As a result, the Lidar localizer 122 need only execute the embedding networks once, rotate the computed online Lidar embedding 308 no times, and convolve each rotation with the map embedding 310 to get the scores for all the pose hypotheses. Hence, the solution provided by the Lidar localizer 122 is therefore globally optimal over the discretized search space including both rotation and translation. The rotation of the online Lidar embedding 308 may be implemented using a spatial transformer. A spatial transformer module can compute affine warps and other transformations of 2D images using bilinear interpolation in a manner which is differentiable, thereby enabling end-to-end learning. The transformation applied by a spatial transformer is learnable, but is described as being fixed to the pre-determined rotations for ease of explanation.

To improve the speed of the convolutional matching implementation operation and to optimize the localization process for Graphics Processing Unit (GPU) implementations, the Lidar localizer 122 performs the convolution matching in the Fourier domain, as opposed to the spatial one. According to the convolution theorem: f*g=F−1(F(f)⊙F(g)), where “*” denotes the convolution operation, “F” the Fourier transform of a signal, F−1 its inverse Fourier transform, and “⊙” an element-wise product. Theoretically, this can reduce the run-time complexity of the convolution from O(N2) to O(N log N), which translates to massive improvements in terms of run time.

The Lidar localizer 122 is end-to-end differentiable thereby enabling it to learn all parameters jointly using back-propagation. Consistent with some embodiments, a simple cross-entropy loss may be used to train the Lidar localizer 122, without requiring any additional, potentially expensive terms, such as a reconstruction loss. The cross-entropy loss between the ground-truth position and the inferred score map may be defined as =−Σi pi,gt log pi, where the labels pi,gt are represented as one-hot encodings of the ground truth position (e.g., a tensor with the same shape as the score map S, with a 1 at the correct pose and 0 everywhere else).

The Lidar localizer 122 is trained using training data constructed from localized data logs. Each data log includes information from a driving session of an AV system (e.g., AV system 100) through an environment and can range from a few minutes to a few hours. Each log includes information about maps used by the corresponding AV system and surrounding environments detected by on-vehicle sensor systems. The training data is generated based on known poses of AV systems indicated in the data logs.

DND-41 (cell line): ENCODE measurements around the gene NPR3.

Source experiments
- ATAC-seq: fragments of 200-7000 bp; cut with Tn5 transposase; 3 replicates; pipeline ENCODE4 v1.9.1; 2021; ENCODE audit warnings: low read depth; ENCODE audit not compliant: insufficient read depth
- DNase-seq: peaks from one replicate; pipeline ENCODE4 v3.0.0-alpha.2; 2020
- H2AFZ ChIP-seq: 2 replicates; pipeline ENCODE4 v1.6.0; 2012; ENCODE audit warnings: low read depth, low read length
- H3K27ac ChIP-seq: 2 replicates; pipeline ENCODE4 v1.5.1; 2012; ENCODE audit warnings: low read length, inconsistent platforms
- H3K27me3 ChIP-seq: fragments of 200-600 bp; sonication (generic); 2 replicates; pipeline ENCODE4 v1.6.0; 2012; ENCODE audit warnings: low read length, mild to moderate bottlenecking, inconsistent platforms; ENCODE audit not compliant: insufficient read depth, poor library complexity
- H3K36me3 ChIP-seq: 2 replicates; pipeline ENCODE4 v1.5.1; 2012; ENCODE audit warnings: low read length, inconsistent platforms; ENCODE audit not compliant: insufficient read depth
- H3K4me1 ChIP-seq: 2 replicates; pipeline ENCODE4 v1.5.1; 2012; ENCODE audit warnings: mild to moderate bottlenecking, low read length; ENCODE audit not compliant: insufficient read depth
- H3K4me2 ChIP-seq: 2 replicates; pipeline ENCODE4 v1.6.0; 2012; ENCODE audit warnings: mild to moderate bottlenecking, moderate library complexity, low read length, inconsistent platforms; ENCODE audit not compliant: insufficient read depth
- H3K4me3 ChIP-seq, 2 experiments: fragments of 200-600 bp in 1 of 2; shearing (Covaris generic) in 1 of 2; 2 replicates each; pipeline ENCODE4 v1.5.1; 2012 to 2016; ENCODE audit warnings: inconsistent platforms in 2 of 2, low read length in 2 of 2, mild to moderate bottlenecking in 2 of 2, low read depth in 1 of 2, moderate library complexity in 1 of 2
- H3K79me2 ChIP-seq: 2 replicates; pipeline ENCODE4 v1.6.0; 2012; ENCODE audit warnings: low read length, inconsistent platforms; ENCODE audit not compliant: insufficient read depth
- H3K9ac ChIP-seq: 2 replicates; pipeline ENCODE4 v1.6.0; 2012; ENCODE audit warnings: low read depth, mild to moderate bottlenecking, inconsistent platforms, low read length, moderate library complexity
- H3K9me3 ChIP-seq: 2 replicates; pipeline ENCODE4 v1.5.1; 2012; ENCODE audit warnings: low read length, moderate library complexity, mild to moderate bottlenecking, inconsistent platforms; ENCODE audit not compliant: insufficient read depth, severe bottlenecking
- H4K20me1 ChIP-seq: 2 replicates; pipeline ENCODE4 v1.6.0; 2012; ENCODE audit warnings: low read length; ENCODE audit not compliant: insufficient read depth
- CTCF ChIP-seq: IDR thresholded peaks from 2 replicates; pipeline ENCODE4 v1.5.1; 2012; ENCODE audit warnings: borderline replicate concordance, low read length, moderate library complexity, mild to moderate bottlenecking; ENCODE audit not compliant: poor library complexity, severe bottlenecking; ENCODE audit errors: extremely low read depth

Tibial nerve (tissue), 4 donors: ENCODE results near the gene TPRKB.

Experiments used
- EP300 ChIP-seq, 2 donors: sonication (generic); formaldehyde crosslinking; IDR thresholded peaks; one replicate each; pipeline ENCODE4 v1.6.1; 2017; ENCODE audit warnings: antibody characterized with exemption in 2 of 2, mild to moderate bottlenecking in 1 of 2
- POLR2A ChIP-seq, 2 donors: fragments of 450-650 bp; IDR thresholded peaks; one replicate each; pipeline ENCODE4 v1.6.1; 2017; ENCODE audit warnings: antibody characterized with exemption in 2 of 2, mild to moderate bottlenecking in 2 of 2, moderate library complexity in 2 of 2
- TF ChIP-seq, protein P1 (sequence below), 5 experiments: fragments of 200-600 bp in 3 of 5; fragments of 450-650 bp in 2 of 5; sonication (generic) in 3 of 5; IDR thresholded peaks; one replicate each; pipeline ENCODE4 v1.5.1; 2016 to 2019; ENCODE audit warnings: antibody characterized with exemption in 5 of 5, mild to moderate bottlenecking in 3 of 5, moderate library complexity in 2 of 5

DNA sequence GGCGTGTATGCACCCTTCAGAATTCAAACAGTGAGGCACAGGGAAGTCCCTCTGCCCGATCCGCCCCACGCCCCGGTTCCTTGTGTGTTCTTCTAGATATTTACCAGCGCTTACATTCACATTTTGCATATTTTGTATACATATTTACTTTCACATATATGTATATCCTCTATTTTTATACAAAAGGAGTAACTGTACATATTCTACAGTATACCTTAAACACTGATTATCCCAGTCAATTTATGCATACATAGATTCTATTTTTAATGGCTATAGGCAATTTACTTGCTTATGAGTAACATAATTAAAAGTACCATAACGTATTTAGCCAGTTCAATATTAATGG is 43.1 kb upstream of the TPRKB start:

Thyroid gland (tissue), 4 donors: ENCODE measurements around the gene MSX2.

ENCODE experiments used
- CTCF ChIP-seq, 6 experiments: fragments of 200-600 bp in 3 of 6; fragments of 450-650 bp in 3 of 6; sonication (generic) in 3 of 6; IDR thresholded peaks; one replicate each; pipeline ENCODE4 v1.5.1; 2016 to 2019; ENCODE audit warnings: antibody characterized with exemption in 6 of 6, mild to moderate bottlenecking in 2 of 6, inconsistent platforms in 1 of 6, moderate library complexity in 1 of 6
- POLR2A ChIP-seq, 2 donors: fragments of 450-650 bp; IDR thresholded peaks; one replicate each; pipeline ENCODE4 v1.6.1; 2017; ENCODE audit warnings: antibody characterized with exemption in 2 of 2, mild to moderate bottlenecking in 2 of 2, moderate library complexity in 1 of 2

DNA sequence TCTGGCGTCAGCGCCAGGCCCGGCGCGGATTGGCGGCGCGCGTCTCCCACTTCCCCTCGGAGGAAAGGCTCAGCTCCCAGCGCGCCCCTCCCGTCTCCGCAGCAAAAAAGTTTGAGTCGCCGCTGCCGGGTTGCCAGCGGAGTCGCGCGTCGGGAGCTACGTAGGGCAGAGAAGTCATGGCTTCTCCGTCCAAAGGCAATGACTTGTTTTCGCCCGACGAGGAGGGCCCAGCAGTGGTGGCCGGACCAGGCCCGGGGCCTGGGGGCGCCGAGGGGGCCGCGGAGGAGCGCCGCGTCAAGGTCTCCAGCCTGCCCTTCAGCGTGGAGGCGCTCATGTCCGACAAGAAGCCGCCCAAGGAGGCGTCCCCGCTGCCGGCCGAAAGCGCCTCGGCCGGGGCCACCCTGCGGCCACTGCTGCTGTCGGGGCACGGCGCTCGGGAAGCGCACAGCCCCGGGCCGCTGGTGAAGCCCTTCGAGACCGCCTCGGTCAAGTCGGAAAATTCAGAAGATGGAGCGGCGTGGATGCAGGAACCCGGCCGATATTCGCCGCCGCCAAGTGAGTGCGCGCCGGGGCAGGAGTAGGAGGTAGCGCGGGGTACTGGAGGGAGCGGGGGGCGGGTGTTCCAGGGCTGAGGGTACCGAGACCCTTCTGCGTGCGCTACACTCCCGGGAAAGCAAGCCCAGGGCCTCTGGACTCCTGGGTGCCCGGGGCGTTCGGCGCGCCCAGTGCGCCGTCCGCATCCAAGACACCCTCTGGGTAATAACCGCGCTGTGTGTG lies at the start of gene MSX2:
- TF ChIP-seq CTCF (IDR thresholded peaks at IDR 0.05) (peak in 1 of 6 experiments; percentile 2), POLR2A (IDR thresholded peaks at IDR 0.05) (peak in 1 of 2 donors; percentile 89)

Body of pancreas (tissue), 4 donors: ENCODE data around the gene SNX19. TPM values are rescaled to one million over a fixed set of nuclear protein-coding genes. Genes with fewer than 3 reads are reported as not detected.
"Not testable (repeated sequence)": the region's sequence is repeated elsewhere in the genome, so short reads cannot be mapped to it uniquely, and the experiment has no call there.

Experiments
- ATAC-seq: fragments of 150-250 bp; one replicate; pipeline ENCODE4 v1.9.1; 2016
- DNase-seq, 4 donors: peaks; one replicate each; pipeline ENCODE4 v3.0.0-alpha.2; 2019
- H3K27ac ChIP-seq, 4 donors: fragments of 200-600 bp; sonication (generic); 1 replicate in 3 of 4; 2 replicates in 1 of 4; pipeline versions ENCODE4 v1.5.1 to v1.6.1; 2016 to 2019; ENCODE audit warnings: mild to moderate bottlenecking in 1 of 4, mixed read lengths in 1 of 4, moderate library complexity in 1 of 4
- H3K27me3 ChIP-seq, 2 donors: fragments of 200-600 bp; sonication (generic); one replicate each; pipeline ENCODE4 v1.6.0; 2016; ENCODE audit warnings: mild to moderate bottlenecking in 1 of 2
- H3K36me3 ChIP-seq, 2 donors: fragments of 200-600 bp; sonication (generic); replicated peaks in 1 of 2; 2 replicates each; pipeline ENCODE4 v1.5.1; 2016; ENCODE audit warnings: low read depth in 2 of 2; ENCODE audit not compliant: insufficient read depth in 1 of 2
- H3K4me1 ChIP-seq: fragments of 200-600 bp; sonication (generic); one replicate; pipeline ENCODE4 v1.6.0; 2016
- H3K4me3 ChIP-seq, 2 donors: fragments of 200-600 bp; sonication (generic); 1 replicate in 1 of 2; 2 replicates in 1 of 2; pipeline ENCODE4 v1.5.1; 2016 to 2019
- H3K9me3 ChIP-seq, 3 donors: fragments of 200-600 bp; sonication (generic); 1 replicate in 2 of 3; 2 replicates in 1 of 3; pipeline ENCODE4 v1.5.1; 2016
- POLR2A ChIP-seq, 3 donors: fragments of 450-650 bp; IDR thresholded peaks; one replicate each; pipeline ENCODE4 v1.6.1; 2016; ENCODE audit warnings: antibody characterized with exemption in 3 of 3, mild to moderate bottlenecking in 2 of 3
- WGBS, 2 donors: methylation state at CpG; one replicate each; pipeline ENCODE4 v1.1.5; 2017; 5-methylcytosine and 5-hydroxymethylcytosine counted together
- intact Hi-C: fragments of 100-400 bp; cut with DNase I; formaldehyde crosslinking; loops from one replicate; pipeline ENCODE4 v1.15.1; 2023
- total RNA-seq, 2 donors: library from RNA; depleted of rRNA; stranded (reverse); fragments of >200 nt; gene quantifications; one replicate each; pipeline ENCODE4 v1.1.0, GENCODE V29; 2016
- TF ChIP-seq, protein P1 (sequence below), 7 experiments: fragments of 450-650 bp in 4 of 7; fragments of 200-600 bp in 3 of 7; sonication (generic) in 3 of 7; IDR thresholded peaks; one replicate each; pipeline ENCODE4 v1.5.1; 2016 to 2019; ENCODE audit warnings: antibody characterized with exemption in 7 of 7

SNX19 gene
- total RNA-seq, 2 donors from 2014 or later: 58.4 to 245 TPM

Ground truth pose information is used to generate positive examples and the Lidar localizer 122 is trained to identify other poses as incorrect. For a given Lidar sweep, a data log indicates a ground truth location of the AV system in the map, which is considered a positive example that the Lidar localizer 122 is trained to identify. Every other shift around the ground truth pose is considered a negative example. That is, for each Lidar sweep, the training data includes a positive example (the ground truth pose) and multiple negative examples (incorrect pose estimates that are different than the ground truth pose). This is achieved implicitly by the cross-entropy loss described previously; the “1” in the ground truth score map represents the positive example, and everything else is considered a negative example. This allows the neural network to learn to localize with high precision because it learns to localize online sweeps at the correct location and is penalized for even one pixel of error. Essentially, the Lidar localizer 122 learns to identify reliable localization cues from online sweep data.

FIG. 4 is a flowchart illustrating example operations of the AV system 100 in performing a method 400 of localization using a Lidar intensity map, according to some embodiments. The method 400 may be embodied in computer-readable instructions for execution by a hardware component (e.g., a processor) such that the operations of the method 400 may be performed by one or more components of the AV system 100. Accordingly, the method 400 is described below, by way of example with reference thereto. However, it shall be appreciated that the method 400 may be deployed on various other hardware configurations and is not intended to be limited to deployment on the vehicle computing system 102.

At operation 405, the Lidar localizer 122 accesses input map data (e.g., map data 124). The input map data comprises a pre-constructed Lidar intensity map (e.g., Lidar intensity map 300). The Lidar intensity map comprises a BEV map image that is encoded with Lidar intensity data. It may also include a height map which encodes the height of every pixel in the intensity image in some coordinate frame.